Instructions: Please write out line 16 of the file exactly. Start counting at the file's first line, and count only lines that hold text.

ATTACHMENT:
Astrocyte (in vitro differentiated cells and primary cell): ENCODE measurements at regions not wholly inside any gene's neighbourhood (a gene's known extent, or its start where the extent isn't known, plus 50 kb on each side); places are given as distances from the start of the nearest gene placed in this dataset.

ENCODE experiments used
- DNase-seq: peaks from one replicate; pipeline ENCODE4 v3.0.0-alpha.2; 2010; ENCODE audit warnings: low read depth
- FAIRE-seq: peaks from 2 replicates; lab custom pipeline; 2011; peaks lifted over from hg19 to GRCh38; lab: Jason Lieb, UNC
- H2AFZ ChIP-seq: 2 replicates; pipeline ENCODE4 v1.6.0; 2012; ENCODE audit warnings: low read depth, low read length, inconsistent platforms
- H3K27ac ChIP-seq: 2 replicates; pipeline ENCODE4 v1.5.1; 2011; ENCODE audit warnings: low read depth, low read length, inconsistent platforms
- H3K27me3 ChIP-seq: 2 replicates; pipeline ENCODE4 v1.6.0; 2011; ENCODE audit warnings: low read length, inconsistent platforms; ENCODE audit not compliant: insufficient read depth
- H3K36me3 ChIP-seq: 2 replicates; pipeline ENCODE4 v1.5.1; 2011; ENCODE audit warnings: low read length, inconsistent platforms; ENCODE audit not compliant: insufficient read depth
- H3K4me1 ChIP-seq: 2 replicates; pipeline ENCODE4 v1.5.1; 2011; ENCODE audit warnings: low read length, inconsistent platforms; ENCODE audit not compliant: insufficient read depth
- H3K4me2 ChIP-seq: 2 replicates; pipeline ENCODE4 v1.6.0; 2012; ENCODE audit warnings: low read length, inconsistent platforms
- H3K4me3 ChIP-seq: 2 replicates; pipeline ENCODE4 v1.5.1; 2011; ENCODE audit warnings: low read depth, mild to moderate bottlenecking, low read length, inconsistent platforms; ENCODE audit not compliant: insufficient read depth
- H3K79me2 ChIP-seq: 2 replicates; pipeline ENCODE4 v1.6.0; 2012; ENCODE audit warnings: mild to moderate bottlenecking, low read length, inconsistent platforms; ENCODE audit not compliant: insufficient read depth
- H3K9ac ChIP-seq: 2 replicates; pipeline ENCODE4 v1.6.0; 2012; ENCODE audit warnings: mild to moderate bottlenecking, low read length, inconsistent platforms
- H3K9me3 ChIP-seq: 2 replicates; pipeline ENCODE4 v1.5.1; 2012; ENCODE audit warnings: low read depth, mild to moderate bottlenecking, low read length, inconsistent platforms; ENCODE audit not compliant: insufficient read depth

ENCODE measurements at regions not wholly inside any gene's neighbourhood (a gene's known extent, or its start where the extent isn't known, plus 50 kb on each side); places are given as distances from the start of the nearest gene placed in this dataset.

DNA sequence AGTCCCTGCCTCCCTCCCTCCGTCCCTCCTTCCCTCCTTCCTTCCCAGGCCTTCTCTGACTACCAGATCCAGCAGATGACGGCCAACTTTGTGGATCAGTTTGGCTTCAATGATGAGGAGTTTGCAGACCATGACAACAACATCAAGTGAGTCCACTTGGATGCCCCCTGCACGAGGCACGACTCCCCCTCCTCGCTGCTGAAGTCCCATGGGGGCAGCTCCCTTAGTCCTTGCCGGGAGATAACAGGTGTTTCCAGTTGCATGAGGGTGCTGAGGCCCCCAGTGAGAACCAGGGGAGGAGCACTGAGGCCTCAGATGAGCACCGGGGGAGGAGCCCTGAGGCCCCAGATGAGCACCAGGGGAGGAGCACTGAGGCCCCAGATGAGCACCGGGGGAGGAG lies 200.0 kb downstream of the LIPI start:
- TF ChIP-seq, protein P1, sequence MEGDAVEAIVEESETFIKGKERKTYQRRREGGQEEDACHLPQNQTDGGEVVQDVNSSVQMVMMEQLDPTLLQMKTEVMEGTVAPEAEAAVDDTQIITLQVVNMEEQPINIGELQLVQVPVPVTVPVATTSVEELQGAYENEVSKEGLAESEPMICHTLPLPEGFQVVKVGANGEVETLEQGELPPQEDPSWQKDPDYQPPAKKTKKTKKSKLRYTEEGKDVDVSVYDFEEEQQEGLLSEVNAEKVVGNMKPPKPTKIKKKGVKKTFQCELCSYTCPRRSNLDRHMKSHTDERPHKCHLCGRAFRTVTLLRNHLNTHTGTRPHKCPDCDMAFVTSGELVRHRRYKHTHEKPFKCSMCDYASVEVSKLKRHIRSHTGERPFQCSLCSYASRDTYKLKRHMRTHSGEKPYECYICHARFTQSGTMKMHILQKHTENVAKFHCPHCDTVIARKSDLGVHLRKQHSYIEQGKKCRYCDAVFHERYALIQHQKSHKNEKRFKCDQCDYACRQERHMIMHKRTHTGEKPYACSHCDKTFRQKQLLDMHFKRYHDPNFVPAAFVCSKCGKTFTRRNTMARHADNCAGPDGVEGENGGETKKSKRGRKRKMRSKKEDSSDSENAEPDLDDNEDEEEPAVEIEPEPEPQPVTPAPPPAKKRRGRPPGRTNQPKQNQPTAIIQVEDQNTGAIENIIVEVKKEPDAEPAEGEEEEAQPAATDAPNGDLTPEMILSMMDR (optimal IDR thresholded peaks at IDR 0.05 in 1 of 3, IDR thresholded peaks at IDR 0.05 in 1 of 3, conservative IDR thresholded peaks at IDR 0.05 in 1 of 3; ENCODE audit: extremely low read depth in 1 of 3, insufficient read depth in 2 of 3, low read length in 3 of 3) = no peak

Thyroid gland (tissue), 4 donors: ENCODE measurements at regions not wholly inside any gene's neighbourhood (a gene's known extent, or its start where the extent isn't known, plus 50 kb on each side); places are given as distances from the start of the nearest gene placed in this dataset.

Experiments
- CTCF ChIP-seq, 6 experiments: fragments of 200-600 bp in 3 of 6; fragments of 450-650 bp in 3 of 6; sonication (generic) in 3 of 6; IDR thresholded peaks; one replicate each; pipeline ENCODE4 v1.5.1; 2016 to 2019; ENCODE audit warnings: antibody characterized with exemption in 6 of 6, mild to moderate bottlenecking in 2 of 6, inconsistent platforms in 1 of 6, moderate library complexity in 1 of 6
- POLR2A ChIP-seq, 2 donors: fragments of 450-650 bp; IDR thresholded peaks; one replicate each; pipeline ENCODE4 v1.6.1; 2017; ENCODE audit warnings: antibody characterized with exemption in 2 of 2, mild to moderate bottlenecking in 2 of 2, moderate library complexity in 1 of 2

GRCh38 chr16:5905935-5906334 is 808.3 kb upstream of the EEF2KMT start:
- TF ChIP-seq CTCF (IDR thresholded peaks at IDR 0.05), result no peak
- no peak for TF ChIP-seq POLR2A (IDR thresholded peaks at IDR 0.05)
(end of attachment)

DNA sequence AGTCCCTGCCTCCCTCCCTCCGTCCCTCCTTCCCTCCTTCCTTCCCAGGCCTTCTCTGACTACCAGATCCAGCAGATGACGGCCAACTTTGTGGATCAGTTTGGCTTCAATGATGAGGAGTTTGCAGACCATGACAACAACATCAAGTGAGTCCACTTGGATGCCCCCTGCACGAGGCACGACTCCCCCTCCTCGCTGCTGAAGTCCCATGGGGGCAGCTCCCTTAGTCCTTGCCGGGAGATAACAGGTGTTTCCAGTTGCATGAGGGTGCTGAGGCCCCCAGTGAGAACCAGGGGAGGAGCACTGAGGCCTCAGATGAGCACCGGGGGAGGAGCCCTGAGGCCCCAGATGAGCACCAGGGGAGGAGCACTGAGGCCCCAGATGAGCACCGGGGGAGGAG lies 200.0 kb downstream of the LIPI start: